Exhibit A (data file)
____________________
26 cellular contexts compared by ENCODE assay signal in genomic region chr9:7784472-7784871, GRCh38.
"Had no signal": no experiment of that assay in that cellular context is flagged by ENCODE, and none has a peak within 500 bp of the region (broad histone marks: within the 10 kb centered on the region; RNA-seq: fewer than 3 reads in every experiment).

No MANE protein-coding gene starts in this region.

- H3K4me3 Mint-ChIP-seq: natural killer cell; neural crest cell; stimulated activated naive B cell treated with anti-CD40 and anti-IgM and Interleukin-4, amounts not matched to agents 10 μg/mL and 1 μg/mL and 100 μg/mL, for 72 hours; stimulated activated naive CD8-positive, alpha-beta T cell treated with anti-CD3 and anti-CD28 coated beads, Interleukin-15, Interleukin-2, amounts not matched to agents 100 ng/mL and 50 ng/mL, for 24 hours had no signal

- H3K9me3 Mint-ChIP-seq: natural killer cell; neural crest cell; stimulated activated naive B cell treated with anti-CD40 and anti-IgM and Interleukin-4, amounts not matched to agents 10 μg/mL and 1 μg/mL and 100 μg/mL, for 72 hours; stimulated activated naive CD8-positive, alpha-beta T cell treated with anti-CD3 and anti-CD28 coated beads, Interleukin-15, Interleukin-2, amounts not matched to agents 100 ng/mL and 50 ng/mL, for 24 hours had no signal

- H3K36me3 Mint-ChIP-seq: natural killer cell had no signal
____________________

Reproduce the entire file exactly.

26 cellular contexts compared by ENCODE assay signal in genomic region chr9:7784472-7784871, GRCh38.
"Had no signal": no experiment of that assay in that cellular context is flagged by ENCODE, and none has a peak within 500 bp of the region (broad histone marks: within the 10 kb centered on the region; RNA-seq: fewer than 3 reads in every experiment).

No MANE protein-coding gene starts in this region.

- H3K4me3 Mint-ChIP-seq: natural killer cell; neural crest cell; stimulated activated naive B cell treated with anti-CD40 and anti-IgM and Interleukin-4, amounts not matched to agents 10 μg/mL and 1 μg/mL and 100 μg/mL, for 72 hours; stimulated activated naive CD8-positive, alpha-beta T cell treated with anti-CD3 and anti-CD28 coated beads, Interleukin-15, Interleukin-2, amounts not matched to agents 100 ng/mL and 50 ng/mL, for 24 hours had no signal

- H3K9me3 Mint-ChIP-seq: natural killer cell; neural crest cell; stimulated activated naive B cell treated with anti-CD40 and anti-IgM and Interleukin-4, amounts not matched to agents 10 μg/mL and 1 μg/mL and 100 μg/mL, for 72 hours; stimulated activated naive CD8-positive, alpha-beta T cell treated with anti-CD3 and anti-CD28 coated beads, Interleukin-15, Interleukin-2, amounts not matched to agents 100 ng/mL and 50 ng/mL, for 24 hours had no signal

- H3K36me3 Mint-ChIP-seq: natural killer cell had no signal